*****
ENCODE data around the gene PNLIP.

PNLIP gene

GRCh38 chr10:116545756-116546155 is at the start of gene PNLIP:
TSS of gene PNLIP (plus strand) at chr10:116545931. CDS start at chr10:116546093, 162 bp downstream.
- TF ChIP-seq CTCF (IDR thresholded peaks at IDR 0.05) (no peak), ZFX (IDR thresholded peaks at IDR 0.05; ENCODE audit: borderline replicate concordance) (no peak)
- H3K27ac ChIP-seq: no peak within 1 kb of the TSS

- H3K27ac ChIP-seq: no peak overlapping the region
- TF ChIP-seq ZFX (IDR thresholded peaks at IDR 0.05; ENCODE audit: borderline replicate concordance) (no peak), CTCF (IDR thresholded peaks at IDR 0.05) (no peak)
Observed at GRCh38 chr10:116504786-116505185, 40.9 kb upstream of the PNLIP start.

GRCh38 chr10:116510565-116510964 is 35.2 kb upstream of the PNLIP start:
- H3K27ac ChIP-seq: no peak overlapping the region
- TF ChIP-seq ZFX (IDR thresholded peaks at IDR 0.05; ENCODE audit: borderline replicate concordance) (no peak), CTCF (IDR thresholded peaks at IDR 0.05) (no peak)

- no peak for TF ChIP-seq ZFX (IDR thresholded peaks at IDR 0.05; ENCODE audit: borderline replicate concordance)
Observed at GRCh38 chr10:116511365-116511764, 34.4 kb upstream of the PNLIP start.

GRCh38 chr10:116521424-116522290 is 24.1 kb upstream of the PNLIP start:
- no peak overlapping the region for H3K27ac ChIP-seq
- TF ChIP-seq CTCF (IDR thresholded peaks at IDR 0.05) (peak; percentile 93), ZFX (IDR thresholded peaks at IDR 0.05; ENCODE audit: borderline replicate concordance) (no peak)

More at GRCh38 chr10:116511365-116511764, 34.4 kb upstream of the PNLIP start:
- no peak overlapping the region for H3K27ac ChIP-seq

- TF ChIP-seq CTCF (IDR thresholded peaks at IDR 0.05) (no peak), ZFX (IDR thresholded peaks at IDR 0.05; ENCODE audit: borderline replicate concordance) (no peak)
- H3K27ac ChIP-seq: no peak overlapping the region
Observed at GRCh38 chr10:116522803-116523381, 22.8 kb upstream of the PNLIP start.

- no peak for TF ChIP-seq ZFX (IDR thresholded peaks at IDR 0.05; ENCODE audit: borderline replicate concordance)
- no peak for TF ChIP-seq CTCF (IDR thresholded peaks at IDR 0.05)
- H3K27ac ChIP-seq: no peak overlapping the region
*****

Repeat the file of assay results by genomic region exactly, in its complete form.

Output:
ENCODE data around the gene PNLIP.

PNLIP gene

GRCh38 chr10:116545756-116546155 is at the start of gene PNLIP:
TSS of gene PNLIP (plus strand) at chr10:116545931. CDS start at chr10:116546093, 162 bp downstream.
- TF ChIP-seq CTCF (IDR thresholded peaks at IDR 0.05) (no peak), ZFX (IDR thresholded peaks at IDR 0.05; ENCODE audit: borderline replicate concordance) (no peak)
- H3K27ac ChIP-seq: no peak within 1 kb of the TSS

- H3K27ac ChIP-seq: no peak overlapping the region
- TF ChIP-seq ZFX (IDR thresholded peaks at IDR 0.05; ENCODE audit: borderline replicate concordance) (no peak), CTCF (IDR thresholded peaks at IDR 0.05) (no peak)
Observed at GRCh38 chr10:116504786-116505185, 40.9 kb upstream of the PNLIP start.

GRCh38 chr10:116510565-116510964 is 35.2 kb upstream of the PNLIP start:
- H3K27ac ChIP-seq: no peak overlapping the region
- TF ChIP-seq ZFX (IDR thresholded peaks at IDR 0.05; ENCODE audit: borderline replicate concordance) (no peak), CTCF (IDR thresholded peaks at IDR 0.05) (no peak)

- no peak for TF ChIP-seq ZFX (IDR thresholded peaks at IDR 0.05; ENCODE audit: borderline replicate concordance)
Observed at GRCh38 chr10:116511365-116511764, 34.4 kb upstream of the PNLIP start.

GRCh38 chr10:116521424-116522290 is 24.1 kb upstream of the PNLIP start:
- no peak overlapping the region for H3K27ac ChIP-seq
- TF ChIP-seq CTCF (IDR thresholded peaks at IDR 0.05) (peak; percentile 93), ZFX (IDR thresholded peaks at IDR 0.05; ENCODE audit: borderline replicate concordance) (no peak)

More at GRCh38 chr10:116511365-116511764, 34.4 kb upstream of the PNLIP start:
- no peak overlapping the region for H3K27ac ChIP-seq

- TF ChIP-seq CTCF (IDR thresholded peaks at IDR 0.05) (no peak), ZFX (IDR thresholded peaks at IDR 0.05; ENCODE audit: borderline replicate concordance) (no peak)
- H3K27ac ChIP-seq: no peak overlapping the region
Observed at GRCh38 chr10:116522803-116523381, 22.8 kb upstream of the PNLIP start.

- no peak for TF ChIP-seq ZFX (IDR thresholded peaks at IDR 0.05; ENCODE audit: borderline replicate concordance)
- no peak for TF ChIP-seq CTCF (IDR thresholded peaks at IDR 0.05)
- H3K27ac ChIP-seq: no peak overlapping the region